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*This image is copyright of its original author

Training Big Cats Part 6
Do big cats experience emotions? Yes, very much so. In some respects, they seem to experience more than we do. And they most certainly react to emotions and moods. Animals also seem to be aware of life and death. Anyway.

When interviewing trainers, I always asked about their opinion on big cats, emotions and moods. Most thought adult females were more, to use a much used word, 'volatile' than males. More nervous, others would say. Or more responsive to circumstances. Trainers often like females better than males, because they are more responsive and more active. 

Adult males are more stable and consistent, but less active. When females are in heat, they can get obsessed and unpredictable. This is more true for lions than for solitary big cats. Competition is in their genes. Many years ago I visited the Hagenbeck Zoo in Hamburg, northern Germany. They had a lion house shaped in a semi-circle. When I entered, I was immediately struck by the tremendous roars of 3 adult males competing for two females in heat. They went on for hours and it was a very impressive display of anything we almost forgot. Sexual drive and anything connected to it, in my opinion, is most pronounced in lions. Male lions competing for females are very aggressive and shouldn't be used to perform. They are extremely volatile and will attack anything when they feel like it.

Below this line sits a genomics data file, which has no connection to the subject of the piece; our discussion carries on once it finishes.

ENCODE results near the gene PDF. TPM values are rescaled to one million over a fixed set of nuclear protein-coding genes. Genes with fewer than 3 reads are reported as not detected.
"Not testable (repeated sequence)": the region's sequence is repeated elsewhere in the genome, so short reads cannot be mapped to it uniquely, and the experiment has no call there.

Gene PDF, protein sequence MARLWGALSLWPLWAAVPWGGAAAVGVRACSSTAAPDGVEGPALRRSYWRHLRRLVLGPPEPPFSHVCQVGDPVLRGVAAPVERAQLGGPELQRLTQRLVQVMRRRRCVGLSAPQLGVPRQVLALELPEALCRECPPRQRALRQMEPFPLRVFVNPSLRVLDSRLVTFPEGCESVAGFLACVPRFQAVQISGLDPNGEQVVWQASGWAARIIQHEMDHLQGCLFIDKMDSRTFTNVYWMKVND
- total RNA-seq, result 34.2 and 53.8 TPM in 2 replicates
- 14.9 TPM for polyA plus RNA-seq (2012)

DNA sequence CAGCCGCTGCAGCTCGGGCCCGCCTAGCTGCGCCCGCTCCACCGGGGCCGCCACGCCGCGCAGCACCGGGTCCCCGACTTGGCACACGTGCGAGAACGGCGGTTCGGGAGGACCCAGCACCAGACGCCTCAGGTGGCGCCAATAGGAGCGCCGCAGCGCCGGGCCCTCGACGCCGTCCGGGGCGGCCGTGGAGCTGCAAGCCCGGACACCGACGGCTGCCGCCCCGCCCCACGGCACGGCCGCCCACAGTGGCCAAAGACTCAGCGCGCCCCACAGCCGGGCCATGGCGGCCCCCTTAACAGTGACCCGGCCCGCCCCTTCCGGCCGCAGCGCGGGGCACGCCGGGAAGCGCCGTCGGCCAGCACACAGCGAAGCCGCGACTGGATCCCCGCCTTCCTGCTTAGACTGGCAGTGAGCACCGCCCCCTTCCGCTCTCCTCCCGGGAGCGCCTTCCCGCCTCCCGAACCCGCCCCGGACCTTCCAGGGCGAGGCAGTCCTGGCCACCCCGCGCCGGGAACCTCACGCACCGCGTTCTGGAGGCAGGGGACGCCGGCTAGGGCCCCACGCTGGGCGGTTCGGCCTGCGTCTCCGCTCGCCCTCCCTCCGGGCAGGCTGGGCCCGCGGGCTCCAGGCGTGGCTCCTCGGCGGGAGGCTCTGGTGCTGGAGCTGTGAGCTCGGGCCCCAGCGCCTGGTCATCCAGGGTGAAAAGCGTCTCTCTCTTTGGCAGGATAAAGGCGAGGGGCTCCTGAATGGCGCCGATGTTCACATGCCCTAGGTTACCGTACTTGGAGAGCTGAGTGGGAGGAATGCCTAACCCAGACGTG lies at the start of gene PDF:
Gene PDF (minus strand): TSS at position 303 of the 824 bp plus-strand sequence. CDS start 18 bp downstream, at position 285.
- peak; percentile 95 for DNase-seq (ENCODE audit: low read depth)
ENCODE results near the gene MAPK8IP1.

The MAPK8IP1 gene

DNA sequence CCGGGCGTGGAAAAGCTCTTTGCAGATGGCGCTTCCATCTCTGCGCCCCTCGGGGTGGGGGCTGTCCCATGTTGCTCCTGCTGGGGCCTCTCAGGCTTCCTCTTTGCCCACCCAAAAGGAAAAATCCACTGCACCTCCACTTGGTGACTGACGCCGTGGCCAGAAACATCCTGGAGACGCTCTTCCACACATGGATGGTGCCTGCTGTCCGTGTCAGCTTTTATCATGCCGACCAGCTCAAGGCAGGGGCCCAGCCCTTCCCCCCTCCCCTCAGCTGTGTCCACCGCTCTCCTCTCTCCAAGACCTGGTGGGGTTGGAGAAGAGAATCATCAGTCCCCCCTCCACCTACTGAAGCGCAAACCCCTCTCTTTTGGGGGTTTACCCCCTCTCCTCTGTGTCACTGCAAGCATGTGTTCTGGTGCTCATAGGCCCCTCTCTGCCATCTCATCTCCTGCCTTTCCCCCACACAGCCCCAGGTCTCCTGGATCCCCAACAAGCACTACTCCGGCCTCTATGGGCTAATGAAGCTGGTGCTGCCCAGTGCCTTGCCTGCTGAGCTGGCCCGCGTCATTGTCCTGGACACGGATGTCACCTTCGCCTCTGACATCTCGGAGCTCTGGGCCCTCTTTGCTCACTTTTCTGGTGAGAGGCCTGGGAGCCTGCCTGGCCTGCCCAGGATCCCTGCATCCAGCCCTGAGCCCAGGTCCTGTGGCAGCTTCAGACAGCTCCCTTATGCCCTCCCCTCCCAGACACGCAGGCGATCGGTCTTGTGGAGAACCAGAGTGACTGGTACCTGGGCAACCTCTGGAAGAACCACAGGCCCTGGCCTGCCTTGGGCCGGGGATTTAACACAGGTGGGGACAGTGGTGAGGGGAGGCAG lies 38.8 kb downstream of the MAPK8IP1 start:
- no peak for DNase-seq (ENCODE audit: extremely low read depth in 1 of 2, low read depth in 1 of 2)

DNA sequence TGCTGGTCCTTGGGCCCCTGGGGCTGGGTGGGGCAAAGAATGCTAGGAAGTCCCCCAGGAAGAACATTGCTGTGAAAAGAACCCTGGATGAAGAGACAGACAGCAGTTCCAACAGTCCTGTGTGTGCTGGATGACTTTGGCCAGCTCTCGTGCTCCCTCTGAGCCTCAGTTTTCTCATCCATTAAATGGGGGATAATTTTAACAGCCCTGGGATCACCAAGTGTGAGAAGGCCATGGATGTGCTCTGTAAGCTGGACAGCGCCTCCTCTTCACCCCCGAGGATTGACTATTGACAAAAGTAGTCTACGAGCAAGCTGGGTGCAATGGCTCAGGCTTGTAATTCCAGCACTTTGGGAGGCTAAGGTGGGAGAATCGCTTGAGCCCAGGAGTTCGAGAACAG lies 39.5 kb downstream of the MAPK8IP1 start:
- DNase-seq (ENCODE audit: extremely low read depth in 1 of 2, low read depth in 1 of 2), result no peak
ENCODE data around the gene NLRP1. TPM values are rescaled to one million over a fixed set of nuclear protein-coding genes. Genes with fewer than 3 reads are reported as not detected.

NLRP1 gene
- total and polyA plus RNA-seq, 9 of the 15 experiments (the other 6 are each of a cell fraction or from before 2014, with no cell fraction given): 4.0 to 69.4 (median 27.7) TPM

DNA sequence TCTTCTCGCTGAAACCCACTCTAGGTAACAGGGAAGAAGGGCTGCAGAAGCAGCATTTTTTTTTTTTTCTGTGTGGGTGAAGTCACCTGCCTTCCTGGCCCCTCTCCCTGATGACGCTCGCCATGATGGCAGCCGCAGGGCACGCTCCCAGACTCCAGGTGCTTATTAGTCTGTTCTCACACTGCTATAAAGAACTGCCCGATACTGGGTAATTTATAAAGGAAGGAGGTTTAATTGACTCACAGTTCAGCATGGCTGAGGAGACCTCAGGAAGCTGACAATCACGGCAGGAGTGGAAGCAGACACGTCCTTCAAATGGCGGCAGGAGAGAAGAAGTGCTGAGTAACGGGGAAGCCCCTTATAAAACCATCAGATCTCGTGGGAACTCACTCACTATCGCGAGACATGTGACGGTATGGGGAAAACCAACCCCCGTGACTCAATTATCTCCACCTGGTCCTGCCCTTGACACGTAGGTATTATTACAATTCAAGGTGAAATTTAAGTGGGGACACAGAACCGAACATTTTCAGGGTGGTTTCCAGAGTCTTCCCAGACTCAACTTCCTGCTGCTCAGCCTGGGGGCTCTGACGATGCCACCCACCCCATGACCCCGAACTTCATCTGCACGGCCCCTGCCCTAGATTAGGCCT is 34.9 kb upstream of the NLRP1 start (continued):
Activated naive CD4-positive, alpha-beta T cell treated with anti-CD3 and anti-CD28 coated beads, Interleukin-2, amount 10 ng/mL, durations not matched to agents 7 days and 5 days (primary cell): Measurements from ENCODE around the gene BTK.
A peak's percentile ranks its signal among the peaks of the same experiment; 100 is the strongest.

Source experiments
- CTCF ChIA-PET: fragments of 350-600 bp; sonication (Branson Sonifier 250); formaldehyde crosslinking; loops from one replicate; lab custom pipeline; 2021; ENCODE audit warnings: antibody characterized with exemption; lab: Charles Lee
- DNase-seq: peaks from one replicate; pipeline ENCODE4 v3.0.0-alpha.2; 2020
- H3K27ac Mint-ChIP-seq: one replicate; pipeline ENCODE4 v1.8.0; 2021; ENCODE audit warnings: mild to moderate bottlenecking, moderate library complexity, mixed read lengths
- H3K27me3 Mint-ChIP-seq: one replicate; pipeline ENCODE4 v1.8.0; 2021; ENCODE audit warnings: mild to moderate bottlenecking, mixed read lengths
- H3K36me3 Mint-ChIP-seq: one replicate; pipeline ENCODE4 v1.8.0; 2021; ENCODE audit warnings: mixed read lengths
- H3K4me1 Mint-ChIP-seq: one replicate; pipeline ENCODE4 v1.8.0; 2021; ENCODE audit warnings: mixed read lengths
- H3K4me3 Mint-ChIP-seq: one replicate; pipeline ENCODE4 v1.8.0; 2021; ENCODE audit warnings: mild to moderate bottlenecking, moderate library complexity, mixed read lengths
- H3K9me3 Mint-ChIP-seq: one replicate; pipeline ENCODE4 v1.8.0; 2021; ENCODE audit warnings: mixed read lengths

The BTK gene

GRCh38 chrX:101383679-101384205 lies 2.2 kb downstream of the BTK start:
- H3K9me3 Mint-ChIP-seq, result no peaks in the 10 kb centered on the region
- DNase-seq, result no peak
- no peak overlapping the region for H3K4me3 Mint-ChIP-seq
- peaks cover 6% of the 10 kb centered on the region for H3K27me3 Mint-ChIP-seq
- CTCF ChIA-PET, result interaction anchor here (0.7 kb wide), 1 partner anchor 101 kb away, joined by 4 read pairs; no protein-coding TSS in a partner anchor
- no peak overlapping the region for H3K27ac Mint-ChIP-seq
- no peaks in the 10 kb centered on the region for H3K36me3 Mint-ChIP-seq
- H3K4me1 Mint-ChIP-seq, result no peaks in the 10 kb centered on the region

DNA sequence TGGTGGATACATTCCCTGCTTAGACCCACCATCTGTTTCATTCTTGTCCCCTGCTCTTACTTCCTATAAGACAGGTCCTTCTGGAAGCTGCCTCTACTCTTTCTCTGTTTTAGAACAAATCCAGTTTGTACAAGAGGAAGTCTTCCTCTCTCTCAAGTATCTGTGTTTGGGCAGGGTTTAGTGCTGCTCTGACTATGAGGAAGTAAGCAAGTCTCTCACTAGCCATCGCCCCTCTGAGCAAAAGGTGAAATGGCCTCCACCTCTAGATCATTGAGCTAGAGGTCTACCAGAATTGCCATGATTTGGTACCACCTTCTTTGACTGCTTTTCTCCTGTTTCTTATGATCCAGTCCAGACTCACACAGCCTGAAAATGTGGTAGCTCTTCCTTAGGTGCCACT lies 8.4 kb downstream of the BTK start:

In solitary captive big cats, males also compete for females. The difference with lions is you, as a visitor, seldom notice what is going on. It's the trainer who sees the fights between the males and the games of the female and it is he who often decides who will court who. Male lions will often forget about competition when to season is over, but this isn't true for male tigers. It's during these periods fueds develop. They are for life and often end with one dead. This is the main reason for tiger transfers.

As for moods. Most trainers told me tigers, cougars and snow leopards roughly compare in that they are quite stable and active. Most like interacting with humans and there seem to be less accidents with them. Tigers fight animals they don't like. They don't fight for food or dominance. 

Leopards are capable of deep emotions and sincere affection with one human, but not with others. So one it is. One trainer described male leopards as psychopaths, but others were able to connect to them. To an extent. A bit either or. Leopards fight (males) are vicious and short.